Domestic Manners of the Americans

Front Cover
Penguin Books Limited, 1997 - History - 364 pages
18 Reviews
"I am convinced there is no writer who has so well and accurately (I need not add, so entertainingly) described [America] ... as you have done"?Dickens to Fanny Trollope, 1842

When Fanny Trollope set sail for America in 1827, she took with her three of her children and a young French artist. She left behind her son Anthony, growing debts and a husband going slowly mad from mercury poisoning. But her hopes of joining a Utopian community of emancipated slaves were soon dashed, and she and her children were forced to live by their wits in Cincinnati, then a booming frontier town on the Ohio River. What followed was a tragicomedy of illness, scandal and failed business ventures that left them destitute.

Nevertheless, on her return to England, Fanny turned her misfortunes into a remarkable book. Domestic Manners was a sensation on both sides of the Atlantic. A masterpiece of nineteenth-century travel-writing, it is also a timeless satire on a society torn between high ideals and human frailties. It remains as perceptive and funny today as it was when it was first published.

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Review: Domestic Manners of the Americans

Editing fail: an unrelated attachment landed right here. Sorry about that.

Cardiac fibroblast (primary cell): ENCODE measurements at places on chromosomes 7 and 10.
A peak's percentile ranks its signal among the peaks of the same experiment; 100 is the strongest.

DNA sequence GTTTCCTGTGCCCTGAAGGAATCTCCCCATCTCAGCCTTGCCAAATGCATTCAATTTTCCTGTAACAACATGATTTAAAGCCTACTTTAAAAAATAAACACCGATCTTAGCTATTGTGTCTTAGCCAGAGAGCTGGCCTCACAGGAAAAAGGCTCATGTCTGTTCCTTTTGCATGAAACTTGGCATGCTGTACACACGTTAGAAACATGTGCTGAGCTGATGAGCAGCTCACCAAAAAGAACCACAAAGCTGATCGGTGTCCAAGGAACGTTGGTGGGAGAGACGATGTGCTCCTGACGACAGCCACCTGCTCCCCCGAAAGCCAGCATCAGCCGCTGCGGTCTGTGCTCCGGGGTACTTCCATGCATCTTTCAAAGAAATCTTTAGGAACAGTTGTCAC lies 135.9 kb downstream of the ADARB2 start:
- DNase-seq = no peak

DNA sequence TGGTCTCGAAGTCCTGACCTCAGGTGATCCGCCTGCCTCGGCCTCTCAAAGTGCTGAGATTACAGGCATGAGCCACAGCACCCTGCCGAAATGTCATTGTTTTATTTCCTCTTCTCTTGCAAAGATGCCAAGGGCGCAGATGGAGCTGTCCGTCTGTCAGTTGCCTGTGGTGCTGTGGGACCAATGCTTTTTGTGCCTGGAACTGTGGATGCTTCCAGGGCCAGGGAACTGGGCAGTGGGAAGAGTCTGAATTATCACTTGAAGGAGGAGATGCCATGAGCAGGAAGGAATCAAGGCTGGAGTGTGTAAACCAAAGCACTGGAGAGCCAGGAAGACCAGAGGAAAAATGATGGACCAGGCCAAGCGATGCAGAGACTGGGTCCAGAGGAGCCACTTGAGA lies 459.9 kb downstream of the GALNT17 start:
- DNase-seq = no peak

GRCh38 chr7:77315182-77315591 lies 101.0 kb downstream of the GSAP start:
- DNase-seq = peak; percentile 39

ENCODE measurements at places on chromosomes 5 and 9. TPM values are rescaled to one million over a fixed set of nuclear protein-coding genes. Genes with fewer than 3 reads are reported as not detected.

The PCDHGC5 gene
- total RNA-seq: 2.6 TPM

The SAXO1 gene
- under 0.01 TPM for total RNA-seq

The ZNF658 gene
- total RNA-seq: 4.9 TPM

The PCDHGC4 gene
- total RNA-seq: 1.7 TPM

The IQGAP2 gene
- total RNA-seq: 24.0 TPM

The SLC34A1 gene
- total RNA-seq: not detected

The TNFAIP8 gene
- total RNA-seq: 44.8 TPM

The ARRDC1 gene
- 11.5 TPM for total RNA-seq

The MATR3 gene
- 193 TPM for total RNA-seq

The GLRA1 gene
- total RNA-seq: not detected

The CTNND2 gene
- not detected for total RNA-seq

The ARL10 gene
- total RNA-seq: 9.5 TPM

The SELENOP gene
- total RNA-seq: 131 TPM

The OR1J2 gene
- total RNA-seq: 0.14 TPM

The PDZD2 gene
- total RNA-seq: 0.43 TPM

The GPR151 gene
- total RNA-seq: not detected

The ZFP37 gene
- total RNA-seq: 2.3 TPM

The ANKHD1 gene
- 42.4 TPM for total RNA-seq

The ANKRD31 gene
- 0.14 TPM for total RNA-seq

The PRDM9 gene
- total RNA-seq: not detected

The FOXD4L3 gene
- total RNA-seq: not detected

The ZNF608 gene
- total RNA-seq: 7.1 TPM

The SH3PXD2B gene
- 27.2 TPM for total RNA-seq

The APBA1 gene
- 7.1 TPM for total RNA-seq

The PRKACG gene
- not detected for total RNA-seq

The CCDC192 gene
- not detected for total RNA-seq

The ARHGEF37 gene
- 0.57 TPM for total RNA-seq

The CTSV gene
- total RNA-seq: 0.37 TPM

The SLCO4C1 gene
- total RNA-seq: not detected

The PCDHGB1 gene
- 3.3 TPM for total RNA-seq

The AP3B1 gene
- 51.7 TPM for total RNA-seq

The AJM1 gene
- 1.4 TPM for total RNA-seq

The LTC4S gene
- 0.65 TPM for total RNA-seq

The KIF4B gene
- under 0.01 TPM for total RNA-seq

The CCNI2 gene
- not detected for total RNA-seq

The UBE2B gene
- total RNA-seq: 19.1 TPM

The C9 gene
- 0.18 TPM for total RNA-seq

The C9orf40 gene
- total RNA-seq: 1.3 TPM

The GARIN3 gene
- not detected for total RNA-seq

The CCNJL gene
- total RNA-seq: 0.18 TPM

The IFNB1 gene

User Review  - Tim - Goodreads

"I never beheld a scene so utterly desolate as this entrance of the Mississippi. Had Dante seen it, he might have drawn images of another Bolgia from its horrors. One only object rears itself above ... Read full review

Review: Domestic Manners of the Americans

User Review  - Bill Kerwin - Goodreads

In 1827, her husband's law practice having failed, Frances Trollope set sail for the mouth of the Mississippi with three of her six children, hoping to relieve the pressure of family debt either by ... Read full review

About the author (1997)

PAMELA NEVILLE-SINGTON lives in West London. She is a member of the Trollope Society, and Viking publish her biography, Fanny Trollope: The Life and Adventures of a Clever Woman.

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